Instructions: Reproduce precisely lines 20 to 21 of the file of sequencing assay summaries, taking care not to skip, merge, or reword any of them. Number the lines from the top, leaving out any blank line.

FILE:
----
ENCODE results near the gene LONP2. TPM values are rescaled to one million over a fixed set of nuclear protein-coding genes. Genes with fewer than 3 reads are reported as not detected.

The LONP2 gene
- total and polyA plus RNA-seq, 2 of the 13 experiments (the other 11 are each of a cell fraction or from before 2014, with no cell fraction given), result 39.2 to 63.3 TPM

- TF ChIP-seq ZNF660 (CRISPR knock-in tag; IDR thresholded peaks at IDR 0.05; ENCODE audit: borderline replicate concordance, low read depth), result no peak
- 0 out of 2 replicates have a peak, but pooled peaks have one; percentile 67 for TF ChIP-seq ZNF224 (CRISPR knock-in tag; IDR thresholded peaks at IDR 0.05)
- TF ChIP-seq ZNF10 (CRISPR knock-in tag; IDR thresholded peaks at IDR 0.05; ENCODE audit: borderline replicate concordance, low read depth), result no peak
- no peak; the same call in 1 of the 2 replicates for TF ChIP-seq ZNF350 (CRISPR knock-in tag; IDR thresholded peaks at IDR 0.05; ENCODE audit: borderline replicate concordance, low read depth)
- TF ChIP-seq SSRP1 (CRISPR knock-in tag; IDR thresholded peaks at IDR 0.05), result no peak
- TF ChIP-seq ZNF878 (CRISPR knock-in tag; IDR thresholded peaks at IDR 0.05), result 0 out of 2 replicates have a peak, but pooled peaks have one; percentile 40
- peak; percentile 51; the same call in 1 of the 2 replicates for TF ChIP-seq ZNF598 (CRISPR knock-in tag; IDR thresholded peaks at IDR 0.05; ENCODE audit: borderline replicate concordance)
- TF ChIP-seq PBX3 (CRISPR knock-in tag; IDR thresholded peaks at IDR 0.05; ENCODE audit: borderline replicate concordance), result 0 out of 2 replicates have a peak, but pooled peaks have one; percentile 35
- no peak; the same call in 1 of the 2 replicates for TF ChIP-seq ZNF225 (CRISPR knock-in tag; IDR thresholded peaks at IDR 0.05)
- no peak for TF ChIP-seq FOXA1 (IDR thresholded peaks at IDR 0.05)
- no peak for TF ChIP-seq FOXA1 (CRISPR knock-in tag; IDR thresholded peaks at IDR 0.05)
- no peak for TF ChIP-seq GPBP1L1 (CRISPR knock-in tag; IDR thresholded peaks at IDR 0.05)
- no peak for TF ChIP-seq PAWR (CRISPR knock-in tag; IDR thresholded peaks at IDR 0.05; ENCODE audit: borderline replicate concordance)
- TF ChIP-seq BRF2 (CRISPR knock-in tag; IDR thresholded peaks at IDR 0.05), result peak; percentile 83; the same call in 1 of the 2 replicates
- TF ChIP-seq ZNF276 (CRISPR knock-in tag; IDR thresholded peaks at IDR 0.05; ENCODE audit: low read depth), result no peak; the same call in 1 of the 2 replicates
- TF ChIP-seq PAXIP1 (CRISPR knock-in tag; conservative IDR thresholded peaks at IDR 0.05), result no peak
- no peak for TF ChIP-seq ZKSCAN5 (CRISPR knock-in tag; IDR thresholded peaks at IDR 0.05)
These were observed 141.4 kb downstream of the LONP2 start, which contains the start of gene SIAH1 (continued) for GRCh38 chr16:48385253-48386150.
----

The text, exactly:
- no peak for TF ChIP-seq ZKSCAN5 (CRISPR knock-in tag; IDR thresholded peaks at IDR 0.05)
These were observed 141.4 kb downstream of the LONP2 start, which contains the start of gene SIAH1 (continued) for GRCh38 chr16:48385253-48386150.